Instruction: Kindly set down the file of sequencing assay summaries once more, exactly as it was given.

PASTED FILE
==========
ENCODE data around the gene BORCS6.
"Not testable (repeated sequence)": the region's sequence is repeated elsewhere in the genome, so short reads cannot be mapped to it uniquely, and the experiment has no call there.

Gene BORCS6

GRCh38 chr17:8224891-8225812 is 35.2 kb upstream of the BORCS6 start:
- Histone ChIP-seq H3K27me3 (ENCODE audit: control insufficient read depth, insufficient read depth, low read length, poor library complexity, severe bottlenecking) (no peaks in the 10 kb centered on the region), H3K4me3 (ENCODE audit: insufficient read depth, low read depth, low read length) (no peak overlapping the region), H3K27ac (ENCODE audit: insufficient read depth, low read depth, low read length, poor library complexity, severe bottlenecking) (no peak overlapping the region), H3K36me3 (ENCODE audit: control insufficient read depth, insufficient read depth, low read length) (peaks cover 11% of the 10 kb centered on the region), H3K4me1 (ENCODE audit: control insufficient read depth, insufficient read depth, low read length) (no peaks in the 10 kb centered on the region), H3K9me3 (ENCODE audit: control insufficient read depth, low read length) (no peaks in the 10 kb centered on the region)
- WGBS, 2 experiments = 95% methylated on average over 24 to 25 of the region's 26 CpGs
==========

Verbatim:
ENCODE data around the gene BORCS6.
"Not testable (repeated sequence)": the region's sequence is repeated elsewhere in the genome, so short reads cannot be mapped to it uniquely, and the experiment has no call there.

Gene BORCS6

GRCh38 chr17:8224891-8225812 is 35.2 kb upstream of the BORCS6 start:
- Histone ChIP-seq H3K27me3 (ENCODE audit: control insufficient read depth, insufficient read depth, low read length, poor library complexity, severe bottlenecking) (no peaks in the 10 kb centered on the region), H3K4me3 (ENCODE audit: insufficient read depth, low read depth, low read length) (no peak overlapping the region), H3K27ac (ENCODE audit: insufficient read depth, low read depth, low read length, poor library complexity, severe bottlenecking) (no peak overlapping the region), H3K36me3 (ENCODE audit: control insufficient read depth, insufficient read depth, low read length) (peaks cover 11% of the 10 kb centered on the region), H3K4me1 (ENCODE audit: control insufficient read depth, insufficient read depth, low read length) (no peaks in the 10 kb centered on the region), H3K9me3 (ENCODE audit: control insufficient read depth, low read length) (no peaks in the 10 kb centered on the region)
- WGBS, 2 experiments = 95% methylated on average over 24 to 25 of the region's 26 CpGs